Nicaragua

Poetry

 

Nicaragua has been described as a nation of poets. It has a long and venerable tradition of support and admiration for its poets, some of whom have importance far beyond the confines of the country itself. My experiences in Nicaragua have on occasion inspired me to join with them in verse. My father, Bill Daniel, who helped to found the organization, Bridges to Community, also wrote poetry and some of mine are based on work that he began before he died in 2001. Those are identified with both names. The unidentified ones are mine alone.

Gathering

Tierra Colorada, Nicaragua

Muy differente,” the interpreter said;
es muy, muy differente!

And they nodded, understanding only
the essential incomprehensibility
of the abyss
between us
                     unutterable
a limitless, unseen ocean on a moonless night
beyond language
                             distance
                                             transience
an impenetrable darkness
but also a light so brilliant
we must shut our eyes

avoiding the dissonance
of rocks and glass cities
pigs and domed stadiums
starlight and smog.

In a village with no electricity
                           no running water,
                                                no telephones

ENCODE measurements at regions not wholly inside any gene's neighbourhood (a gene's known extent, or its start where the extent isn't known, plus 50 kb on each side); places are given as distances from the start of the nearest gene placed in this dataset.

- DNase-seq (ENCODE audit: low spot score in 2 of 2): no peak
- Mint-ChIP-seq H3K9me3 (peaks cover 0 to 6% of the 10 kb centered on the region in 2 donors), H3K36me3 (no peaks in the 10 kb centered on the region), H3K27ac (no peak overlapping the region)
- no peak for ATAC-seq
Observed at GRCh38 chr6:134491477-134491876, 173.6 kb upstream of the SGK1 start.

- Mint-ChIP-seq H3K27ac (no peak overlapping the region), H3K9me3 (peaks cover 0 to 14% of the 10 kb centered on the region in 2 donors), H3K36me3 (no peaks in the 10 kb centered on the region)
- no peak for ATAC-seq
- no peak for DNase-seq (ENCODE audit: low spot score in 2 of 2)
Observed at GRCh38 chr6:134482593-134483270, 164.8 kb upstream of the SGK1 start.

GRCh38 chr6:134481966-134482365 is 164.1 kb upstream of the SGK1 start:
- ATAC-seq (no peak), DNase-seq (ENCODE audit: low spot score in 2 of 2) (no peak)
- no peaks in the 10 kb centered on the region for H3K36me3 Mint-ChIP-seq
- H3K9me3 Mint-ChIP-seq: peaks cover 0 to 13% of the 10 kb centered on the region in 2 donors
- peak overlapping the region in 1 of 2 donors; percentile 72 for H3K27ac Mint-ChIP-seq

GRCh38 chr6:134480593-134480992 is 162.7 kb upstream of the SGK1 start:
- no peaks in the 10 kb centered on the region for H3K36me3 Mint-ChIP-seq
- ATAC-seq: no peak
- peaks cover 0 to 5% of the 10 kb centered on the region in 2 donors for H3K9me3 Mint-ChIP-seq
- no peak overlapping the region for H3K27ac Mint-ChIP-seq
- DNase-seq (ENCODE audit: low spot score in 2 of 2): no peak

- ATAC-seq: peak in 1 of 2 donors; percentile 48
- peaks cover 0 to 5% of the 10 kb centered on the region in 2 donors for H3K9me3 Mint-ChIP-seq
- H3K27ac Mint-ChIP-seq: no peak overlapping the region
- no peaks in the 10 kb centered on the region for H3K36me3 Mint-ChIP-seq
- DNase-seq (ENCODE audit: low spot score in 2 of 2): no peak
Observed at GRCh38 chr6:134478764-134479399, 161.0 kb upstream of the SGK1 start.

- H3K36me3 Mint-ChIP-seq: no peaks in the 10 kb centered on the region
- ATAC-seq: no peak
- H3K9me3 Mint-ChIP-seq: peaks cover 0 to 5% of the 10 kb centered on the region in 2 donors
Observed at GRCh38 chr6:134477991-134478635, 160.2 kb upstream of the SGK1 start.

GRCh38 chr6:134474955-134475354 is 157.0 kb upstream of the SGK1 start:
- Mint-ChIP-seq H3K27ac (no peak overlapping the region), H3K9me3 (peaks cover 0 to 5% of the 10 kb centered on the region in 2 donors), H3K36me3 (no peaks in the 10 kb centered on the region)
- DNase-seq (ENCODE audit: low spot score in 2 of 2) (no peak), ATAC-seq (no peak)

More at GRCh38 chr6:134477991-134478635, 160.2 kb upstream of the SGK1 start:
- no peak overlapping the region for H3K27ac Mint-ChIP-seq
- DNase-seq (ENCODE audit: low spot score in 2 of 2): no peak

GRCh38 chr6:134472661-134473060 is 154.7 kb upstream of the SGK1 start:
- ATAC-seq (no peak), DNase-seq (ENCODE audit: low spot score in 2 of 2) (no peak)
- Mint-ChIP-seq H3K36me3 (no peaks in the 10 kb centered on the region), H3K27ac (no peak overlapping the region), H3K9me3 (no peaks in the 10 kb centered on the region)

seven kilometers from the end of the gravel road
without a single store:
                                    with nothing to buy…
we gather
in the only place there is to be together:
in the church
in the evening
in the sputtering light of a single candle
we asked--
                         innocent
of covert intent
but unconsciously guilty
impulsive, and obtuse—

“What is your life here like?”

They answered
simply
like drawing water from a well

then asked in return:
                                 our cup
came up empty
our thoughts
                        untranslatable
our resistance palpable and electric
like static crackling in high tension wires.

“What is life like in the United States?”

“Muy, muy differente,”
said the inarticulate interpreter
as the candle in our midst
burned

Water

Water was always something that poured over me
when I turned on the shower.
Then one day I followed a boy
four miles along a muddy trail
to take a bath in a stream.

Water was always something that automatically
filled the washing machine.
Then I followed a woman
carrying a basket of clothes on her head